The cut process of precious gems is very relevant as each cut is able to enhance the hue and brightness of gemstones and diamonds. There are several kinds of cut and the ideal form to choose depends on gem’s features and on the jewel it is intended for.
The clarity and natural features of a gem are main characteristics that allow to appreciate the splendor of the stone, a splendor due to mother nature. As we know, gemstones derive form minerals that are mainly extracted from deep mines. According to experts, as well as neophytes, the same mineral has gorgeous and appreciable proprieties.
Therefore, a natural gem is strongly appreciated and valued as it was not treated in any way. Moreover, in the past, it was believed that the same gems’ cut process had no importance for the gems’ aspect. Actually, the cut do not modify the natural value of the stone but it is essential to enhance its features, brightness and the way in which it reflects colours.
The cut process has to be precise and accurate. It consists in several stages, form roughing, that eliminates defective portions, to faceting and polishing, useful to highlight proper qualities of gems, their nature, as well as the purpose they are made for.
The different kinds of cuts can vary so much form each other, according to curvings and faces they present, and they are really relevant in relation to the jewelry that the gem will be set in. Moreover, some of these cuts are particularly ideal, and often created for, some specific gems or jewels.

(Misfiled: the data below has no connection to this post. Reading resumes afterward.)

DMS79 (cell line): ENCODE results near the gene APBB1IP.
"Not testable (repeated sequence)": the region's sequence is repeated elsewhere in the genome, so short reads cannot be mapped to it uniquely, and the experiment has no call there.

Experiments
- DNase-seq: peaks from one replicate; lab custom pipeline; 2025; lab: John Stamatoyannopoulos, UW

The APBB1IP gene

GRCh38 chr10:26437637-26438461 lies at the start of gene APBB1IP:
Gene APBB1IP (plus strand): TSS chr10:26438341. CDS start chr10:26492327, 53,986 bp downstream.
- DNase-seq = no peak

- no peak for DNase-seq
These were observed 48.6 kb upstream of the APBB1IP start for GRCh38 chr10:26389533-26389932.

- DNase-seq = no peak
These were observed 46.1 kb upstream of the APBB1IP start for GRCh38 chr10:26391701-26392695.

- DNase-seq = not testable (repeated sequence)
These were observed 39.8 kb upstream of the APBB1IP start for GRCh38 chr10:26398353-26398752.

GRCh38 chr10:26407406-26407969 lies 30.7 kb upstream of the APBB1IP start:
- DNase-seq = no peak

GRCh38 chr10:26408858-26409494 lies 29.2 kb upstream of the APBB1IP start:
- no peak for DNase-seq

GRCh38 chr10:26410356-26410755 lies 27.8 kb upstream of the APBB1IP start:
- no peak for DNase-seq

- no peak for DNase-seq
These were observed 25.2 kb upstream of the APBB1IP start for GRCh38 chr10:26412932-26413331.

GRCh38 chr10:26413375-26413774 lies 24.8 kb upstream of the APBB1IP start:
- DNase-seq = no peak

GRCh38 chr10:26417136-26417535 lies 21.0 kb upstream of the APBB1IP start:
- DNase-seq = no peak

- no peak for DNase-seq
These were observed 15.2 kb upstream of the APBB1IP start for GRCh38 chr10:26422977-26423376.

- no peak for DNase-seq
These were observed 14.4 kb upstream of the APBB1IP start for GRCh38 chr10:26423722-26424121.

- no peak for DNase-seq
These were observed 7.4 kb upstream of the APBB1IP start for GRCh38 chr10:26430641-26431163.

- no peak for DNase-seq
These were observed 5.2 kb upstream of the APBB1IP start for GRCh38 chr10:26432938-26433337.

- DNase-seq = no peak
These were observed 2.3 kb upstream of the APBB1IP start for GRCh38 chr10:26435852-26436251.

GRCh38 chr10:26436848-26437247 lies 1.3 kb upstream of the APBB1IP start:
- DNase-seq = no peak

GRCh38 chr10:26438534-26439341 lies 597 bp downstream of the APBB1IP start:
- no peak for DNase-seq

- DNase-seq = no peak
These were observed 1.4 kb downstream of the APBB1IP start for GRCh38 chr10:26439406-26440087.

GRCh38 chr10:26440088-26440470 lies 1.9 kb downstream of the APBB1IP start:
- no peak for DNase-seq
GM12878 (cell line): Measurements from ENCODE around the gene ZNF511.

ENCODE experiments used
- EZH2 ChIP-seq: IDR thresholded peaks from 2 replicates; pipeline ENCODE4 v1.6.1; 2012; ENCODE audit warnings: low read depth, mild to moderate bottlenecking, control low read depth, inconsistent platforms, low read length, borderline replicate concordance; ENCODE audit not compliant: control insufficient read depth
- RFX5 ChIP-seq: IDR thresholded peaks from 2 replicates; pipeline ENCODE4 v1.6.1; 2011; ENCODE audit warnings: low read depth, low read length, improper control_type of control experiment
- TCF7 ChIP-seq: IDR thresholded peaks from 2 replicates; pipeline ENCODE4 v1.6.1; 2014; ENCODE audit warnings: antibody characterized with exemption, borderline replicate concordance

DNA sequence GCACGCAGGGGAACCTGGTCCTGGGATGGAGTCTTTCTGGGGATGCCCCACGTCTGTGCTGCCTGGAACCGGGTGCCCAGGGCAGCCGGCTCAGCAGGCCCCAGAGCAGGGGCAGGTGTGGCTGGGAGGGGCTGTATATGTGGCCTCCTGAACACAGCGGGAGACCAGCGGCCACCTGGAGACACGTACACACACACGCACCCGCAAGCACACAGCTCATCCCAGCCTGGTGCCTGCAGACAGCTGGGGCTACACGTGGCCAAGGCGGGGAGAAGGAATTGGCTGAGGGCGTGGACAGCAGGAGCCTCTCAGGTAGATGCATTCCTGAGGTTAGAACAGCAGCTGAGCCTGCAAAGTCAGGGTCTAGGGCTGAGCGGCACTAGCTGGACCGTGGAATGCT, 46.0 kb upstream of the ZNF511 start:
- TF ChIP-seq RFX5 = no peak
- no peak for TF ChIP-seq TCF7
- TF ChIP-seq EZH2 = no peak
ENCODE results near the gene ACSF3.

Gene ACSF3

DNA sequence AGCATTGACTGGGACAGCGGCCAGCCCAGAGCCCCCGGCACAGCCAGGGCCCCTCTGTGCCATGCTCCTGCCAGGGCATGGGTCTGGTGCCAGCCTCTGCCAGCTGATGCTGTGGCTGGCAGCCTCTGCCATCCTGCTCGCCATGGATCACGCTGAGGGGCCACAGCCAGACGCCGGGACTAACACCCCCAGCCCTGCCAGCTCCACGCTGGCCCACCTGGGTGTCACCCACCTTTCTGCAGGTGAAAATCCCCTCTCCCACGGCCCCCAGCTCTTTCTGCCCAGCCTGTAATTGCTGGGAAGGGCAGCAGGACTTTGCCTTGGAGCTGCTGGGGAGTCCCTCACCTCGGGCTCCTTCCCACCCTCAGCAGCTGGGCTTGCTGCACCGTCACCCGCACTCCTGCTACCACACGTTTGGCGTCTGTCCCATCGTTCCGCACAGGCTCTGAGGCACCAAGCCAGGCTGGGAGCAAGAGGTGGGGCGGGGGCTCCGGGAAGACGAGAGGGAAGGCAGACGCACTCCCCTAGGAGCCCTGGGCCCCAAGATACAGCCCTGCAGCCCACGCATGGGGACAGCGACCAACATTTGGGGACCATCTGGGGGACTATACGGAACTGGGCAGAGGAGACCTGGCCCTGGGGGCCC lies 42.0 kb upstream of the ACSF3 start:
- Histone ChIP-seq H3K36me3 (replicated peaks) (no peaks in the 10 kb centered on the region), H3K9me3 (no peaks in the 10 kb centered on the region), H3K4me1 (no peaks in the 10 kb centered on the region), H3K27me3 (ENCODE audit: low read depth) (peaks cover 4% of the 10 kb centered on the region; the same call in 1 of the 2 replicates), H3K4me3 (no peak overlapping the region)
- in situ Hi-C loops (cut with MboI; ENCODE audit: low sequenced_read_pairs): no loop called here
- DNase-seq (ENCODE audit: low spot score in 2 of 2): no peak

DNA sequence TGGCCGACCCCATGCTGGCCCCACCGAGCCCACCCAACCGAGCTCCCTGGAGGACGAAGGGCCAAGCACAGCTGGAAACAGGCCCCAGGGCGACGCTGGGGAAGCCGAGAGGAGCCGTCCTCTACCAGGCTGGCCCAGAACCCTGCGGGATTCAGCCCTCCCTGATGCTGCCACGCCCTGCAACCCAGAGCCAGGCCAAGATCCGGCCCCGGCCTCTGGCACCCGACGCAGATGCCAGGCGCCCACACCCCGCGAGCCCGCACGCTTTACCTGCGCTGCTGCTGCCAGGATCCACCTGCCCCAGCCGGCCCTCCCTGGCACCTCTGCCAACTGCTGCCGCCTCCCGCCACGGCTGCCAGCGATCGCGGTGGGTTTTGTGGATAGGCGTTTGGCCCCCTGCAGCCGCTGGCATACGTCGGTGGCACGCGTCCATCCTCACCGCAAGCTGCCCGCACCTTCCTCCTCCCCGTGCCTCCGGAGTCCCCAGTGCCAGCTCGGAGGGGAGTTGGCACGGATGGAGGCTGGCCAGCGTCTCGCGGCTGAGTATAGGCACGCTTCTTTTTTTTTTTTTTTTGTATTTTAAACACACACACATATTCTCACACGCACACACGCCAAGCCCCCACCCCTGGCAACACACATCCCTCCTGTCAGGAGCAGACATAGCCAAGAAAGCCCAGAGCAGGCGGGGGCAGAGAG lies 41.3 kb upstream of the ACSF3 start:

One of the most famous cut within gemmology world is the brilliant one, used mainly for diamonds to set in rings. Brilliant cut has 32 faces on the crown and 24 on the pavilion; it is called brilliant as it is ideal to enhance the brightness and brilliance of gems, essential qualities in diamonds and not only.
A remarkably different form in comparison to brilliant cut, but very spread and appreciated in gemmology, is the marquise cut. The marquise cut gems are oval, with acute extremes and 56 faces. This cut type is not used only for diamonds but also for other precious stones, to highlight their hue, making them ideal for original rings or pendant. Moreover, the marquise cut is associated to the Marquise of Pompadour because, according to the legend, the Sun King donated her a diamond shaped to represent her smile.
Another cut, especially created for diamonds but used also for coloured, transparent and brilliant gems, it the princess one. It has recent origins as it was created in the Seventies by Basil Watermeyer, a diamonds’ cutter of Johannesburg who finished the “Profile cut” creating a new square profile revealing a cross motif. The princess cut has 76 faces and for this it emphasizes the gem’s brightness; it is easily realized and really loved by jewelry sector.
A cut with more ancient origins is the cabochon one. This cut may have various features but it generally presents one or two round convex surfaces, with no faceting. The name cabochon derives from “caboche” that means head, as its inventors thought this form was similar to the top of a head. The cabochon cut is ideal for many gems and it was already used in past time when the possibility to create faceting shapes to highlight light shades was unknown. Even if the cabochon cut is able to make the gem suitable for many kinds of jewelry, nowadays it is mainly used for opaque gemstones and for not-so-hard stones, as it reduces the evidence of possible marks. Moreover it is a very useful cut in case of particular optical effect, as for star rubies or sapphires, since it emphasizes the qualities of these effects.
The shapes developed by the gemological art of cutting during the years are several, numerous and various, each of them needs mastery and is meant to enhance natural proprieties of gems. Therefore, the cuts, both multifaceted and round, ancient or new, represent the cooperation between men and mother nature, for a precious result that never betrays.